Quitting drugs and alcohol is a challenging process for any addict. Going through detox and the initial phase of withdrawal symptoms always represents a victory but getting clean and sober is only part of the battle.
Even when physical withdrawal symptoms pass, cravings and psychological issues can remain for a very long time. Many addicts say they remain in a lifelong battle with their addiction, which is why it is important for many to adopt the attitude of ‘one day at a time’.
Relapse refers to an occasion when a recovering addict returns to drug or alcohol after a period of abstinence. Some people find a relapse to be devastating, as it derails their efforts and signals a spiral back into bad old habits.
But does a relapse cause addiction immediately? Not necessarily. Some people fall off the wagon repeatedly but continue to climb back on board. For others, it can be a single lapse that makes them even more determined moving forward.
It’s important to recognise that relapsing is very common and that it doesn’t have to lead back to a cycle of substance misuse. How you deal with a relapse is crucial but if you recognise the causes of addiction relapse you can also give yourself the best chance to avoid being in that situation in the first place.
What causes relapse in drug addicts?
Cravings can strike at any time but in most cases, a relapse does not ‘just happen’. There is often a trigger of some kind but why do addiction cues cause people to relapse and what are some of the main triggers involved?
Essentially, triggers are social, emotional or environmental cues that remind the recovering addict of their past usage and place extra pressure on them to drink or use drugs again. Triggers can vary widely between individuals and their own situations but these are some common triggers and factors that can cause or contribute to a relapse.
Stress can take many forms and can be a driver for addiction, alcohol and substance misuse in the first place. Research has shown that stress can drive drinking and drug use in general terms and for a recovering addict, it can be a major trigger for a relapse.
We can’t cut stress out of our lives entirely, but you might be able to make changes to your lifestyle or situation that could help reduce stress. This could involve getting out of a toxic relationship or taking steps to improve your work situation.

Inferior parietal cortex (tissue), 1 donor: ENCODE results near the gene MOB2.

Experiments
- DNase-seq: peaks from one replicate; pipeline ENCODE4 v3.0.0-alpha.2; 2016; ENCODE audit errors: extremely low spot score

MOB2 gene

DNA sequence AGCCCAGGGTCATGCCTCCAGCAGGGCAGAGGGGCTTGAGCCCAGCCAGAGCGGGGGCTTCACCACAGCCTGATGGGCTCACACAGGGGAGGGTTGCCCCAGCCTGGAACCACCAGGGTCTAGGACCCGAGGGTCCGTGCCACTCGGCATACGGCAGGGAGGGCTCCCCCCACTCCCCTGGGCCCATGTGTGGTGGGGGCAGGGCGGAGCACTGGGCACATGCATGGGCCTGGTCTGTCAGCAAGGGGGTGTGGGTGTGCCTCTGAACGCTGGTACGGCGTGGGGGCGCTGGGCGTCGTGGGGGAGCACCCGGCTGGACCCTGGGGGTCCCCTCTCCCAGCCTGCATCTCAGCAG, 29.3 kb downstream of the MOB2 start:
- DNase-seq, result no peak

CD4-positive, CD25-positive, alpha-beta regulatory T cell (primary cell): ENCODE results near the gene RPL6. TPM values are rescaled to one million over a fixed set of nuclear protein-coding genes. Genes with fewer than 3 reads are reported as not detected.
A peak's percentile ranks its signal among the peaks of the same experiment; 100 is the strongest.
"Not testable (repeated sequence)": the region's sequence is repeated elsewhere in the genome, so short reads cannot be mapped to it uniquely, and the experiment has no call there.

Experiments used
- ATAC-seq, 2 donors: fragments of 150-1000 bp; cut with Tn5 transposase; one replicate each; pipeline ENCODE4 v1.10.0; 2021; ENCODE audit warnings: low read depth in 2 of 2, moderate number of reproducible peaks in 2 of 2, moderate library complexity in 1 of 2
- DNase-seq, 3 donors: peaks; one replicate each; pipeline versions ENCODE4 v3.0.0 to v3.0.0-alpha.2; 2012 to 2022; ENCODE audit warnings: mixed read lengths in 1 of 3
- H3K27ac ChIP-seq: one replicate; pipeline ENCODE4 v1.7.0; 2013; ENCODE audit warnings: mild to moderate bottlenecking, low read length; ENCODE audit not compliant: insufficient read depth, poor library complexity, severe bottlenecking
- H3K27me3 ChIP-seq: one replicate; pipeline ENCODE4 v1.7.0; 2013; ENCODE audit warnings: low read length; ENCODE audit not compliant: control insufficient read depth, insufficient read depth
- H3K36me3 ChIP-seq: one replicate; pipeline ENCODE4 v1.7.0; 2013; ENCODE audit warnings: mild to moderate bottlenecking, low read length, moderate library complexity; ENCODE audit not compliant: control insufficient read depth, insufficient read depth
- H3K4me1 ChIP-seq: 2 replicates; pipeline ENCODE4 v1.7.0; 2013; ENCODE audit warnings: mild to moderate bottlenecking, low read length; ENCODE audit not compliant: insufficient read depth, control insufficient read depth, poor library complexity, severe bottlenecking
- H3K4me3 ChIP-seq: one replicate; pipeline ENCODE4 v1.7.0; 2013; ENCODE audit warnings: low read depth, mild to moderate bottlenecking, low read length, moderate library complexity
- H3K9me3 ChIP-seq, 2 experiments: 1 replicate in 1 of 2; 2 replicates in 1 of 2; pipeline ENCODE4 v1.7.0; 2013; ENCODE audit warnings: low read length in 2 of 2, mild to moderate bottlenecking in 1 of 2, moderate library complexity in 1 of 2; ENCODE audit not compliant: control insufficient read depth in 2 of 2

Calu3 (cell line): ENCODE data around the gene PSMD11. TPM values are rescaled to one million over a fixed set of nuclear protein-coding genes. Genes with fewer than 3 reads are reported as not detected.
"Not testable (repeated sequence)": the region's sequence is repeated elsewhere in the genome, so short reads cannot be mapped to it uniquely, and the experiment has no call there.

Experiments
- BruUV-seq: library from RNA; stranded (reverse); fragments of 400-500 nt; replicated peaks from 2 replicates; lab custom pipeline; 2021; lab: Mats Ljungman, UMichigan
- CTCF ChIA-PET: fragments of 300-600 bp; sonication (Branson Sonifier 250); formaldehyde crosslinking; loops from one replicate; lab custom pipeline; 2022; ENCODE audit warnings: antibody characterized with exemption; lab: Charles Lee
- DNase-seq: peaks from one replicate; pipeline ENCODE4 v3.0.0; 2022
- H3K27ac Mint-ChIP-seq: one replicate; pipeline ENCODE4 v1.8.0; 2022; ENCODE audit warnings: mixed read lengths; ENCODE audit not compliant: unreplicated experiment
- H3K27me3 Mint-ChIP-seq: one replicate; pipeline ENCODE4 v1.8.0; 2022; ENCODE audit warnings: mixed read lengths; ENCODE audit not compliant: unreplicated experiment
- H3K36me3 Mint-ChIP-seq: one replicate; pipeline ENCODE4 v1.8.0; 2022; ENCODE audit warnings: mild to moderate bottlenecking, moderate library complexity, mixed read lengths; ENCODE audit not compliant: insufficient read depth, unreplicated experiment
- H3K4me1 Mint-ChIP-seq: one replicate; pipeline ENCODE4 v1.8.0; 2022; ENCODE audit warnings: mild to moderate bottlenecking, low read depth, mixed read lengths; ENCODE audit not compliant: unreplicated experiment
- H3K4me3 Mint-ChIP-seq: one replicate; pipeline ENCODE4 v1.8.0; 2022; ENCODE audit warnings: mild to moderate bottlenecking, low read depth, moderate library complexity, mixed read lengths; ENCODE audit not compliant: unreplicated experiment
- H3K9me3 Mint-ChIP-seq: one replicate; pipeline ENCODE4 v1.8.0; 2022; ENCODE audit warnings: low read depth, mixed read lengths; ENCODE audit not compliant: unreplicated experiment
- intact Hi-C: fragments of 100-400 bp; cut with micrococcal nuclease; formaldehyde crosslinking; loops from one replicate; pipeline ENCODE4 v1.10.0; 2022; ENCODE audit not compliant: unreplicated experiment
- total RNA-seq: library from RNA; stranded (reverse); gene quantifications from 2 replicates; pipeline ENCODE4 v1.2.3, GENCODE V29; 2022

You can also try new ways of dealing with stress when it does inevitably arise. Some recovering addicts find that practising mindfulness or meditation can really help them. Living a healthier lifestyle with a good diet, physical exercise and a good sleep routine can also help reduce levels of stress.
Therapy and counselling can also help you to identify sources of stress and formulate methods of dealing with it.
Reminders of past usage
Most addicts have specific triggers relating to the times when they were drinking or using. These are sometimes referred to as external triggers and could be people and places associated with prior usage.
People can be particularly difficult to deal with, especially if they are still drinking or using drugs. Sometimes it is better to cut ties with other addicts but not everyone who drinks or uses drugs recreationally is an addict.
Going out with old drinking buddies could be particularly problematic but you could perhaps suggest alternative activities to do together that don’t involve drinking. Witnessing others using drugs that you used to be hooked on will be very challenging for any recovering addict and situations like this should be avoided wherever possible.
Some people can be triggers even if they were not part of your previous drinking or drug-taking routines. Some people find spending time with certain family members very stressful for example and this can trigger major cravings and an urge to drink or take drugs.
Addicts often use drink or drugs to ‘deal with’ negative emotions, although this is never a very effective strategy in the long run. Once clean and sober, many addicts have to learn to process difficult feelings and emotions that they had previously repressed with drugs and alcohol. While this can be challenging, it is actually far healthier.
Challenging emotions such as grief, sadness, anger or guilt can still be a trigger for relapse but it is important to realise that everyone has to deal with such things. In a similar way to stress, it can help to find new ways of working through these emotions. This could involve something like journaling or working out, or talking things through again with a counsellor or therapist.
Celebrations are obviously more positive but they can still be dangerous when it comes to the potential for relapse. Alcohol is the obvious one here and the idea that ‘one little drink won’t hurt’ is certainly one to avoid for people recovering from alcohol addiction. Having a friend in place who can firmly remind you why this is such a bad idea may be useful in this type of situation.
As well as triggers there are some other underlying issues that could contribute towards a person experiencing a relapse. Getting clean or going through rehab is not the end of the process and many people rely on a support network for months and years afterwards. Supportive friends and family can really help but sometimes you need the support of people who know exactly what you are going through. Many people find rehab aftercare services or support groups extremely useful.
Overconfidence can also be dangerous for a recovering addict. Self-confidence is important but there may be a tipping point. Thinking that one drink or a one-off hit of your drug of choice will be okay can definitely lead to much worse things. Self-esteem and confidence are very positive but you should also be aware that relapse remains a danger.
I came to you desperate, feeling so depressed and anxious. I left feeling hopeful and grateful and excited about life. I can't believe the change in just 28 days.